Thursday, March 17, 2011
[MN] Three County police departments adopt officer-involved domestic violence policy
[MN] Mille Lacs County leads the way for Minnesota to address officer-involved domestic violence - ...Lane Judson said, “We need to come together and listen to the voices of those who died from domestic violence”...
POLICE ADOPT DOMESTIC VIOLENCE POLICY
Mille Lacs County Times
by LESLEY TOTH
March 17, 2011
Three Mille Lacs County police departments recently finished training on a new policy they adopted concerning officer-involved domestic violence.
Princeton, Tribal and the Milaca police departments completed the two and half hour trainings offered by the Pearl Crisis Center in Milaca.
The policy and training sessions came after a year-long process of gaining support, writing a grant and meeting with advocates from around the country.
“We’ve held monthly meetings with all the parties and through this process we were able to develop a policy,” said Pearl’s coordinator Krista McFarland. “The general response to the policy was very good.”
Guest speakers at those monthly meetings included Red Wing Police Chief Tim Sletten, whose department had already had an officer-involved domestic violence policy in place. Alex Graves from the Department of Homeland Security also spoke to local police officers about the importance of identifying officers who may need support in resolving domestic disputes.
Police officers also heard from the man behind a national movement to enact such policies in departments in every state.
Lane Judson’s daughter Crystal was fatally shot by the husband she was divorcing — Tacoma, Washington’s former Police Chief David Brame. The shooting came the day after city officials publicly announced that Crystal’s claims of abuse and threats would not be investigated because it was a “private matter.”
“[Judson’s] the one who went to Congress, he’s the one who’s got the funding,” Pearl Director Judy Pearson said. “He’s the champion behind this whole thing.”
Judson promised his daughter as she lay dying from gunshot wounds from a police-issued glock that he would do everything he could to make sure what happened to her would not happen to others. Three months after Crystal’s death, Washington enacted a law that each law enforcement agency in the state must have an officer-involved domestic violence policy.
North Dakota, Wisconsin, Florida and several other states have followed Washington in enacting their own policies.
“Unfortunately, most of them have come after tragedies like what happened to Crystal,” McFarland said.
Although local law enforcement haven’t been immuned to domestic violence incidents involving officers, all parties involved believed getting behind such a policy before a situation became deadly was important.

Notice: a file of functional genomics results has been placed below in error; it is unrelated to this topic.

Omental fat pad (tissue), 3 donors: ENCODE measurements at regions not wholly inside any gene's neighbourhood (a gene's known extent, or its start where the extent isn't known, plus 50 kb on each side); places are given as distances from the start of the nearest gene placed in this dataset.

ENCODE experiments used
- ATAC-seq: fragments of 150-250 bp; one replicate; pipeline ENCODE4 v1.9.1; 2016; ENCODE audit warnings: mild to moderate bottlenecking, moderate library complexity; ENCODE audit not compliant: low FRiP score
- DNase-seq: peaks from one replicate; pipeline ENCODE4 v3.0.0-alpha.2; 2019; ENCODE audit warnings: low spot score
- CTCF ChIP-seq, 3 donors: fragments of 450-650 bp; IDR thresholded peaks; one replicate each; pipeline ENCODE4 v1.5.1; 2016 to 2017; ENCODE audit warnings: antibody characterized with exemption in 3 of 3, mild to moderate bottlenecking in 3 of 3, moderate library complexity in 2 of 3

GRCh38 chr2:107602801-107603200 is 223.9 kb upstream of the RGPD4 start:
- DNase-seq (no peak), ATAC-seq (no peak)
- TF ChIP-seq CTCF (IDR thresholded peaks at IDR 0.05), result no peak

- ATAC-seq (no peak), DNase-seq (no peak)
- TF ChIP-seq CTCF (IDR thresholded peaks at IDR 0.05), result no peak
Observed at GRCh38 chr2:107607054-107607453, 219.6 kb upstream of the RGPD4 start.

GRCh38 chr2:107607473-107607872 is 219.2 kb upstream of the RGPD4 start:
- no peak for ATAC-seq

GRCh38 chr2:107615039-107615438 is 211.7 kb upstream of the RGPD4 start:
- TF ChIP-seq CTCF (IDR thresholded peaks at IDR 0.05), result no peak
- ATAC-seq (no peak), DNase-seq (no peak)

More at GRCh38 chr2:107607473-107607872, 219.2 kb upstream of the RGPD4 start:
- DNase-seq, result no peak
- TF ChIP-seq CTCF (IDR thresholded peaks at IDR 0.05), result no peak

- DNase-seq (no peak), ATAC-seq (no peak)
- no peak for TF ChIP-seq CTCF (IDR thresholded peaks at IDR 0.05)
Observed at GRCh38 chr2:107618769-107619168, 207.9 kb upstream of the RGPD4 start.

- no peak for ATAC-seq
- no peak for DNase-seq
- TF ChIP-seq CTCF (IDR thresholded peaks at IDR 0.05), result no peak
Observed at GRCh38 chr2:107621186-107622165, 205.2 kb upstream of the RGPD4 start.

“I really applaud them [local police departments] because they took a stand and they’re doing what is right,” McFarland said.
Milaca Police Chief Mike Mott worked closely with Pearson in getting the policy put on paper. He said the training was a positive experience for himself and his officers.
“I thought the training was excellent,” he said. “I think it opens their eyes to a subject that probably isn’t talked about — officers are as human as anyone else.”
Mott said it’s important for law enforcement to know that there are consequences for becoming involved in domestic violence and that the department is going to be serious about pursing complaints against its members. He said a vital aspect of the policy, however, is prevention — to get officers help before a situation escalates to violence.
“I’ve had personal experience with having to arrest fellow peace officers,” Mott said. “But I would want us to be more proactive and intervene when we can.”
The policy discussions and meetings have opened new doors for local departments and the advocacy group to work on bettering victim services, preventing domestic violence and relationship-building between the entities.
“There are so many things that came out of this project that were unexpected,” McFarland said.
One of those unforeseen results is the formation of DART — the Domestic Assault Response Team — that will have its first monthly meeting in May to brainstorm about ways to improve victim services.
Pearl advocates are pleased that after years of research and prodding, their efforts have produced results.
“It’s a long-awaited policy for a lot of people,” McFarland said. “It protects officers and saves lives.”
To view the entire policy, visit the Times’ website at millelacscotimes.com. To learn more about Lane Judson’s project, visit lanejudson.com.
Photo: Crystal Judson Brame was shot and killed by her husband, who was at the time the Tacoma, Washington police chief.